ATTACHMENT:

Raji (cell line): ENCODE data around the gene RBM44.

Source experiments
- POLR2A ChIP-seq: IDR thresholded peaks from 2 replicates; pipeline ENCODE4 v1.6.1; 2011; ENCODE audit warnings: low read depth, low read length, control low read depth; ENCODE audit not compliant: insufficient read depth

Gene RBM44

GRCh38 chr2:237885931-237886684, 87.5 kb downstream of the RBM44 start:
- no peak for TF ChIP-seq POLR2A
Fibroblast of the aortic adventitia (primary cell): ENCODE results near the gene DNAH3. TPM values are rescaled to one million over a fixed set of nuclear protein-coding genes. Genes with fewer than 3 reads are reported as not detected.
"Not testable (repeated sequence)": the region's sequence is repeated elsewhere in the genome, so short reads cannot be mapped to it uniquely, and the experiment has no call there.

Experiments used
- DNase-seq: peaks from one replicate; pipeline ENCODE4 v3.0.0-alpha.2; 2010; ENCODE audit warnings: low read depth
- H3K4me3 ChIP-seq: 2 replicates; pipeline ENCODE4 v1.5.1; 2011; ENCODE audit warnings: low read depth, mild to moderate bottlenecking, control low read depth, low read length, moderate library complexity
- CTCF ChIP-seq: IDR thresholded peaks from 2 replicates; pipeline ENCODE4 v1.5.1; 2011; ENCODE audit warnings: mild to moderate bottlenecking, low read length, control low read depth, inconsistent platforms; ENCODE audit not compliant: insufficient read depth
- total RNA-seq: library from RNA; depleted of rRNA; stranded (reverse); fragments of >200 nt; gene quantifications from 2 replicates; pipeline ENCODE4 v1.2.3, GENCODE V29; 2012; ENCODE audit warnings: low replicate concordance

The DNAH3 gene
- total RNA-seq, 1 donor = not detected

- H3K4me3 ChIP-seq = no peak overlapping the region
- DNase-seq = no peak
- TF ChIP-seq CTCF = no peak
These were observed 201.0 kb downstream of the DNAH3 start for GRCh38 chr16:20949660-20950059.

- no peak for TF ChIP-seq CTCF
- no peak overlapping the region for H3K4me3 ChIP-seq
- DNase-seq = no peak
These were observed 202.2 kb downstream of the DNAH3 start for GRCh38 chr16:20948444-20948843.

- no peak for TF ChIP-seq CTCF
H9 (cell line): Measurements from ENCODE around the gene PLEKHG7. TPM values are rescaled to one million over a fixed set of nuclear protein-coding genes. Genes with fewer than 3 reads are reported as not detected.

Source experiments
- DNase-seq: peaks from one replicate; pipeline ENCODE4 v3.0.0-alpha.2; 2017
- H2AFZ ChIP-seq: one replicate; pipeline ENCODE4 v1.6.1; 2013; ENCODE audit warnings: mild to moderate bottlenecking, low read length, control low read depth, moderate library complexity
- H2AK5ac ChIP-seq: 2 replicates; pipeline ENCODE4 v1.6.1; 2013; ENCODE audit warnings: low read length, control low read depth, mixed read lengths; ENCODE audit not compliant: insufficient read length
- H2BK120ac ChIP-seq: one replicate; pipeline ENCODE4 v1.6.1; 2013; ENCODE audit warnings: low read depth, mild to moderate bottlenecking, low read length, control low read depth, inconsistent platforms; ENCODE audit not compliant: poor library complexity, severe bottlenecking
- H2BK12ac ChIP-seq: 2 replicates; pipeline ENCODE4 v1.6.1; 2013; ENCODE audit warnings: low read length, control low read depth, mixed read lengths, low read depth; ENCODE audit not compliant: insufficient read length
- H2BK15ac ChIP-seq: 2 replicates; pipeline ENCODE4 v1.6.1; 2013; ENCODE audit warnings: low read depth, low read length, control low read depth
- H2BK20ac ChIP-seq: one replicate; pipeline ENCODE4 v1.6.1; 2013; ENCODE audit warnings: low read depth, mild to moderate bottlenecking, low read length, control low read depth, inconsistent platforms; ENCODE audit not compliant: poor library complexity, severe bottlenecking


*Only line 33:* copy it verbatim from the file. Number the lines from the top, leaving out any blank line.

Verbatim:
- H2BK20ac ChIP-seq: one replicate; pipeline ENCODE4 v1.6.1; 2013; ENCODE audit warnings: low read depth, mild to moderate bottlenecking, low read length, control low read depth, inconsistent platforms; ENCODE audit not compliant: poor library complexity, severe bottlenecking